That is an exaggeration, too. Just don't remind me that I said so...

Friday, May 14, 2010

The end of civilization as we know it

NBC cancels Law and Order.

(Now we know why it is the 3rd place network.)

Thursday, May 13, 2010

Making Mississippi look good

In its campaign to make Mississippi look progressive, Arizona has decreed that those with "heavy" accents can no longer teach English.

Hmmm. So Arizona would keep Winston Churchill, Laurence Olivier, Cary Grant, or Hugh Grant from teaching English?

As the lovely Diane points out, wouldn't it make more sense to keep people who can't speak other languages properly from teaching them? Legions of French teachers who, with the best will in the world, could not pronounce "J'entre dans la salle de classe" come to mind.

Wednesday, May 12, 2010

Just a thought

David Cameron does not look like a Prime Minister. He looks like the Prime Minister on a BBC sitcom.

The wrath of G_d?

As you've probably heard, Oklahoma recently passed a pair of statutes designed to place further obstacles in the way of women seeking constitutionally-protected abortions. Shortly thereafter, the state was pummeled by a series of tornadoes.

So, how come we don't hear any of the panjandrums who are so certain that they know the will of the Almighty telling us that this is Oklahoma's punishment?

Just wondering.

Monday, May 10, 2010

Wingnuts rule!

The saying goes that revolutions eat their young. The Tea Party faction of the Republican Party exhibited such behavior over the weekend, when their supporters ended the senatorial career of Robert Bennett (R.UT).

Bob Bennett is extremely conservative. Like really, really conservative. But he is not a yahoo, like, say Tom Coburn or James Inhofe (both R. OK). No firebrand, Bennett is the kind of person that conservatives need--a steady, reliable vote who is willing to speak civilly with those across the aisle and will not terrify the legion of independents.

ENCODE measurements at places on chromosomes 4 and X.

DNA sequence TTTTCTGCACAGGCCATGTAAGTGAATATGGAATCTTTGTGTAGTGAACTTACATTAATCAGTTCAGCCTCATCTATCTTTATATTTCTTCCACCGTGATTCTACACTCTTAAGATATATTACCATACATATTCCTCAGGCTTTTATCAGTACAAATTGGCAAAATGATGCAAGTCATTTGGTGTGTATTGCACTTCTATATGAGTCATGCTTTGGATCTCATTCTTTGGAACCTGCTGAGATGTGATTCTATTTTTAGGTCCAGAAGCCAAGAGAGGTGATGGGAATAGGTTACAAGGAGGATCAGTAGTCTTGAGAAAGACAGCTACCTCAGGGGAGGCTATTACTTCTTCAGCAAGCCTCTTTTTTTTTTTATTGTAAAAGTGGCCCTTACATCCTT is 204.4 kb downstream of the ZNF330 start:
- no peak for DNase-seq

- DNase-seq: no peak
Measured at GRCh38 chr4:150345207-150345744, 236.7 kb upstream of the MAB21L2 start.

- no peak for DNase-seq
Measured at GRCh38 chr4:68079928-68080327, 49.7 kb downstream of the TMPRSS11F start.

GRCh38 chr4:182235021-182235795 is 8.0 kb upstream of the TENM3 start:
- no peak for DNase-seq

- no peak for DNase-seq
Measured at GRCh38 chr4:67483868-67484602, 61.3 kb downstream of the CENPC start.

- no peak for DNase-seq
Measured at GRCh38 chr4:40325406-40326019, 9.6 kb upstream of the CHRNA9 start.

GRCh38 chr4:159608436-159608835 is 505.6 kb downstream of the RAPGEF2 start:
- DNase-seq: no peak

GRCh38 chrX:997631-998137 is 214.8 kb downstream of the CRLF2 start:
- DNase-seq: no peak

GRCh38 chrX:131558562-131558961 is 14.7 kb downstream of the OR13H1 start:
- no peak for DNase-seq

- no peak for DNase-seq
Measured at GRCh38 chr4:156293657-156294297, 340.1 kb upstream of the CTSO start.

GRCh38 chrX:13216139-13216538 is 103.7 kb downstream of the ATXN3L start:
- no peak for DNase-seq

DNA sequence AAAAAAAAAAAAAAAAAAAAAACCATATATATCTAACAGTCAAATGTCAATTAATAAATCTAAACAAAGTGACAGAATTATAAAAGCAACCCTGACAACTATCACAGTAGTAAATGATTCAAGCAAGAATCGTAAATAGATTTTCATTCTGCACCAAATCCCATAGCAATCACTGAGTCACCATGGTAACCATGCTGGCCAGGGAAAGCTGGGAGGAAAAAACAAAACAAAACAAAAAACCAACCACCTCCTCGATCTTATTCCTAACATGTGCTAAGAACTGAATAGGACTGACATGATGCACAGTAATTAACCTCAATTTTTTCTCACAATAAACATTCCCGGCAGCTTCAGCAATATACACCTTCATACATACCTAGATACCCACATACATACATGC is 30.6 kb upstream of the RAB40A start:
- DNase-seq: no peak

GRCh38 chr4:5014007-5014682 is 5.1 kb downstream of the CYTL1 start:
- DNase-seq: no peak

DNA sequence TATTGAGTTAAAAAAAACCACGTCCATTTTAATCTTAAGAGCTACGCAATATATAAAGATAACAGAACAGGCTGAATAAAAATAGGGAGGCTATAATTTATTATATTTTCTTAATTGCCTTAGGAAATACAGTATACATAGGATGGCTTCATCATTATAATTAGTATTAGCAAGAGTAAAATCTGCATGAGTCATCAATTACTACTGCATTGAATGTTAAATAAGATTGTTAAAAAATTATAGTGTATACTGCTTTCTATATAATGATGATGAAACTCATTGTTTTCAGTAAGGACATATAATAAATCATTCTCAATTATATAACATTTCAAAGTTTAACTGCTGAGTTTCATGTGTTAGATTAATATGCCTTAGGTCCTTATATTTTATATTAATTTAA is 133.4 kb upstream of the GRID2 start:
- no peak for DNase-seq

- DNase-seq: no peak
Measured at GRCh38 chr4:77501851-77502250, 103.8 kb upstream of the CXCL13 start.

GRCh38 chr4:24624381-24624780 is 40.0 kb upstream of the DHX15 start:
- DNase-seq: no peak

That's not good enough for the radicals who are taking over the GOP. They only want fire-breathing true-believers.

I've already gone out on a limb and said publicly that the Democrats will not do as badly in the mid-term elections as is widely expected. They may lose seats--that's normal in off-years. But as the six months to November unreel, I expect that the sensible center will begin to reject the anger and simple-minded nostrums of the extremists. Even if I am wrong about 2010, even if the anger in the nation is even deeper--and broader--than it seems, the Republican Party has taken a turn down the road to irrelevance.

The right place?

Palestinians and Israelis have begun indirect peace talks under US auspices. We should hope that they will be successful, but no one expects rapid results.

It strikes me that a more important locale for the US to expend energy on peacemaking would be between India and Pakistan. I make no claim to expertise, but it seems as if the issues in the sub-continent, though anything but simple, are less complex than those in the Middle East. And if a real peace treaty could be attained, it would have direct and immediate benefits to American interests. To begin with, it would free the largest part of Pakistan's military to cope with the Taliban and al Qaeda, and probably permit the nation to reduce its overall military expenditures as well, thereby much improving its economic prospects.

Wednesday, May 05, 2010

The time for gun control is past

Faisal Shahzad, the would-be Times Square car bomber, was the legal owner of a Kel-Tec Sub Rifle 2000, a weapon that The New York Times described as "fearsome looking, a hybrid of a pistol and a long gun." A semi-automatic weapon with a telescoping stock, it could be concealed with ease under a coat, and provide a terrorist with just the weapon he needs to kill a large number of people in a place like Times Square.t s

And this weapon was bought legally in Connecticut, not obtained at some gun show or bought from a gun-runner in Georgia or Virginia.

It's time to stop talking about gun control and start talking about gun sanity.